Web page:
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Harvesting "green" pharmaceuticals

Blood substitutes and antibodies to combat caries, harvested from plants - molecular farming provides a solution. Fraunhofer researchers are producing a number of valuable substances from tobacco. They were awarded Joseph-von-Fraunhofer special-merit prize.

Today, more than one in four pharmaceutical products are manufactured by means of biotechnology and genetic engineering. Until now, drugs such as insulin, interferon and vaccines against jaundice were mostly derived from bacteria or animal cell cultures. Yet these methods have several disadvantages: The proteins produced in bacterial or mammalian cell cultures can trigger immune responses or transmit pathogens such as HIV or viral strains of hepatitis. "Plants, on the other hand, do not produce any bacterial toxins, virus particles or pathogens that might represent a health risk for humans," points out Dr. Stefan Schillberg from the Fraunhofer Institute for Molecular Biotechnology and Applied Ecology IME. In future, Fraunhofer researchers therefore intend to harvest lots of pharmaceutical products from plants.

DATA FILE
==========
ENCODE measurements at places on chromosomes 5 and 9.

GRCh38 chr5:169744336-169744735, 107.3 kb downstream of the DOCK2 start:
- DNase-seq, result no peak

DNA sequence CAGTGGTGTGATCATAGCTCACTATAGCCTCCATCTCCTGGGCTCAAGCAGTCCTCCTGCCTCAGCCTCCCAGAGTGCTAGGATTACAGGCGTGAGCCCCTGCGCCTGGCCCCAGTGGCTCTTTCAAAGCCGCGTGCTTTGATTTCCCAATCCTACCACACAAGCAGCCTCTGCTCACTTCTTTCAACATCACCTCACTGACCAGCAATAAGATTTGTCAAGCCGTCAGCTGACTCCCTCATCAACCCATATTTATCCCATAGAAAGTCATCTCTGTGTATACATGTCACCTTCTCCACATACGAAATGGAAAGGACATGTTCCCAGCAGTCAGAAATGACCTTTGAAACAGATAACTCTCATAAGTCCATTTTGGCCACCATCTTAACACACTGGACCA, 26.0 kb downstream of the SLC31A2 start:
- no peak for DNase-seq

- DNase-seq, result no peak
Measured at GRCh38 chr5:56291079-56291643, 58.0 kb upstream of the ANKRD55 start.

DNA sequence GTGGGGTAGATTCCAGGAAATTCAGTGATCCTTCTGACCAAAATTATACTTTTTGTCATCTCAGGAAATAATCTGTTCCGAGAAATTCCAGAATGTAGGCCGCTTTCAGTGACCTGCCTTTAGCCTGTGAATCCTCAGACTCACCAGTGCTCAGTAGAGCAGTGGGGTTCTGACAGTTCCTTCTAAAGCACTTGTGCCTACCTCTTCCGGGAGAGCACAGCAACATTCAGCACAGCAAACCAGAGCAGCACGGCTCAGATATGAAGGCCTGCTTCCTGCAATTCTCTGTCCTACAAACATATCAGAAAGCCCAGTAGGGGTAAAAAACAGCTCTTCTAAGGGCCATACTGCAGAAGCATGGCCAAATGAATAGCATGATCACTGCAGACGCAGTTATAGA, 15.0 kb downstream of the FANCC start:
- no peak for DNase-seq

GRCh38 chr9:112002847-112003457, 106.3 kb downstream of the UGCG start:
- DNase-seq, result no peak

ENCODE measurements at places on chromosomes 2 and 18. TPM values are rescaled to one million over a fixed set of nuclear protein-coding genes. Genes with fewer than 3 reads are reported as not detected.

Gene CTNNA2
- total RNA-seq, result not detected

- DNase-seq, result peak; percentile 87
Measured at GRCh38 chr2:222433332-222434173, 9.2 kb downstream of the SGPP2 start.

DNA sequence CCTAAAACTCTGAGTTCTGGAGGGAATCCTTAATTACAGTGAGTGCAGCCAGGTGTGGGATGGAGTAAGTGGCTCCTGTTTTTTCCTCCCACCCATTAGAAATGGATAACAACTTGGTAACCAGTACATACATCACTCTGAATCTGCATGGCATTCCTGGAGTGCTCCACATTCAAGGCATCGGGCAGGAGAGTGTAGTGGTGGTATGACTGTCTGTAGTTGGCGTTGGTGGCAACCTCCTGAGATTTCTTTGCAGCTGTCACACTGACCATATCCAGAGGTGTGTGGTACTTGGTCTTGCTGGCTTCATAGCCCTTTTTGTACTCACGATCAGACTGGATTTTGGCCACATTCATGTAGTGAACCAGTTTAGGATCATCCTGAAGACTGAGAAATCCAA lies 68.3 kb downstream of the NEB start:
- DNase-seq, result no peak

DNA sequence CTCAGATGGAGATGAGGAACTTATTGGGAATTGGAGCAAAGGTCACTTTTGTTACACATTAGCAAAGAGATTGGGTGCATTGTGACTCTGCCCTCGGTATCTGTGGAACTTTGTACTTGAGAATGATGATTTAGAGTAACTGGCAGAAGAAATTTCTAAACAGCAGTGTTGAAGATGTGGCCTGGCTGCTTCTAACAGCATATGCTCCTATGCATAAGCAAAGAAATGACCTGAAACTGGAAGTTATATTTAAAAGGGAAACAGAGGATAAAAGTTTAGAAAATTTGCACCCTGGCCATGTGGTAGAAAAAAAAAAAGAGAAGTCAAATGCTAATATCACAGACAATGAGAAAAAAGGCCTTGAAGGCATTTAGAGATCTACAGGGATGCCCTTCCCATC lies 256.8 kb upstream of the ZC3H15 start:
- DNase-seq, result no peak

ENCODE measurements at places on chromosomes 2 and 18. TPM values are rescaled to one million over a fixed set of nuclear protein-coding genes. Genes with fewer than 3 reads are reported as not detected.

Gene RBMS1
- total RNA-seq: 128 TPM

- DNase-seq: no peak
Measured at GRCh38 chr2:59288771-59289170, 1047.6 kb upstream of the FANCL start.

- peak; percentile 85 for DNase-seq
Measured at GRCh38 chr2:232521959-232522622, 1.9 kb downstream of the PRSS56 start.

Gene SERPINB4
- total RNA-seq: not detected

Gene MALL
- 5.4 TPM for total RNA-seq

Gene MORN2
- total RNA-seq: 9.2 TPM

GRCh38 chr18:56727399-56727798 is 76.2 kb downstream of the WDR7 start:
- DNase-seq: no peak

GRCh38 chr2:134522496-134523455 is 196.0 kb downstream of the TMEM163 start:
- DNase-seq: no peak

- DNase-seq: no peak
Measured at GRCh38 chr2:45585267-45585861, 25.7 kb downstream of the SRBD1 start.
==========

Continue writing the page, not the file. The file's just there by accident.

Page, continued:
The scientists use plants as a type of "organic-factory" to produce drugs economically and safely. In the case of molecular farming, they incorporate an extra gene, such as the antibody that combats caries, in the genetic makeup of a plant. The genetically modified organism then automatically produces the new "recombinant" protein as it grows. Scientists then only need to isolate the active agent. "Another plus is the high quality of protein produced in plants, with its correct three-dimensional folding," says Schillberg. Moreover, it costs between 10 and 50 times less to manufacture high-quality active agents in plant cells by comparison with processes using bacteria or animal cell cultures. So far, Fraunhofer researchers have produced 150 different types of recombinant protein in tobacco, wheat and rice, e. g. a protein in human blood: serum albumin. "The tobacco plant is most suited to large-scale production of active agents. It can easily be genetically modified and cultivated at low cost. Tobacco generates a great volume of biomass per hectare and year, and thus produces the very high yield of the final product," says the biologist, summarizing the results.

Dr. Schillberg was awarded the 2001 Joseph-von-Fraunhofer special-merit prize for his work, in view of the pressing need for large quantities of novel therapeutic agents to diagnose and treat certain types of cancer and infectious diseases. Molecular farming is a cost-effective and reliable means of manufacturing pharmaceutical products on a large scale.

Fraunhofer-Gesellschaft. November 12, 2001.

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